Tintin is an age old comic character.  He is a reporter with a propensity for getting himself into trouble, but also for solving giant mysteries.  He’s kind of like the comic strip/boy version of Nancy Drew, or a kid’s version of Indiana Jones.  It has taken a long time for him to come to the big screen, but who better to take him there than Steven Spielberg?


In this tale, Tintin and his faithful canine Snowy find a beautiful model ship at a flea market, but immediately after purchasing it they are doused in the mystery and adventure of the craft.  It seems several people are after this very ship, and they might even kill to keep its secret safe.  Not able to let it rest, Tintin and Snowy are off immediately!  Through high seas and deserts, accompanied by a drunk Captain Haddock, they pursue the clues and culprits through many dangers, but always pervail with Tintin’s uncanny ability to do anything he sets his mind to.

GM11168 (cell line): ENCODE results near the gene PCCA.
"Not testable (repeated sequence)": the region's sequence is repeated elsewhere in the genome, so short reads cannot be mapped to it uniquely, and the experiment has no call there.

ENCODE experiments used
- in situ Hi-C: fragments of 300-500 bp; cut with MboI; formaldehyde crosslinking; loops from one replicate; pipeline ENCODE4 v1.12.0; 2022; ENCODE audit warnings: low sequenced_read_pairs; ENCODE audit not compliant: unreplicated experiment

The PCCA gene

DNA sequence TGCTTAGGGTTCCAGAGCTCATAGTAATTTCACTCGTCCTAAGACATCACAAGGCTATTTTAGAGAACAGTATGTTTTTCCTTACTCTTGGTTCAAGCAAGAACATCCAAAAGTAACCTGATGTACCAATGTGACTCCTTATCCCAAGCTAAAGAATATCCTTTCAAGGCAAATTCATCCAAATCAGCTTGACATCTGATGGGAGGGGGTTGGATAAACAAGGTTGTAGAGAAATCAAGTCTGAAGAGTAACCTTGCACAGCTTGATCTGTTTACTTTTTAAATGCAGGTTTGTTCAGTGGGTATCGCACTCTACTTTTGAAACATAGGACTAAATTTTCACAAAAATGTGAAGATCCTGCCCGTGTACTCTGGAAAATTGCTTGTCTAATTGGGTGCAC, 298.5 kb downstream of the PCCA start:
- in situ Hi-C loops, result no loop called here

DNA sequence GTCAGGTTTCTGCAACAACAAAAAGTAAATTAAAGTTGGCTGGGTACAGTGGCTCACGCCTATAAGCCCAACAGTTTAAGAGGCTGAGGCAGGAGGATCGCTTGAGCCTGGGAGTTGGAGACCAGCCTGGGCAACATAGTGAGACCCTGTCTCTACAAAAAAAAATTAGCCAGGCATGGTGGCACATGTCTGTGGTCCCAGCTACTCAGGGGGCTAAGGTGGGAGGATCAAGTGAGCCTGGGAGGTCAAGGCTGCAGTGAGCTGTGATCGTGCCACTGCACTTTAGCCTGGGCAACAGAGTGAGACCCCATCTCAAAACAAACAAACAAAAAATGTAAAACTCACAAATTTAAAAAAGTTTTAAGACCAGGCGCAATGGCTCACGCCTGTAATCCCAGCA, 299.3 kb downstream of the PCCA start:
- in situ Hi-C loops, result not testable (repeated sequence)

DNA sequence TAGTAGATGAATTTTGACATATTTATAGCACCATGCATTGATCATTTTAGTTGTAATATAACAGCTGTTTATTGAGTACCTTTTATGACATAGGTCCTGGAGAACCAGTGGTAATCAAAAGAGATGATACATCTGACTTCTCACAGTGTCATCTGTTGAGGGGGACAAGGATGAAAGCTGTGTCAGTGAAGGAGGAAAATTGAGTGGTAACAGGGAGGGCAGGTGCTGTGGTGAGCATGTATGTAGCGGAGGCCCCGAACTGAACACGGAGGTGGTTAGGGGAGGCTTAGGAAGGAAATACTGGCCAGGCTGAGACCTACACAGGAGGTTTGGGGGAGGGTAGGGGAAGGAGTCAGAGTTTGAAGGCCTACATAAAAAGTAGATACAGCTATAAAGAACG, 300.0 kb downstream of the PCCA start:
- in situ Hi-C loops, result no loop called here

There have been a lot of negative reviews about the animation (motion capture) of this film, some even going to far as to say it should have just been live action if they weren’t going to stick with the same style as the comic.  I quite disagree.  I really thought that the animation was absolutely brilliant.  It brought a realness to it that I quite liked, and the comic qualities were definitely still present in the two comic reliefs, Thomson and Thompson.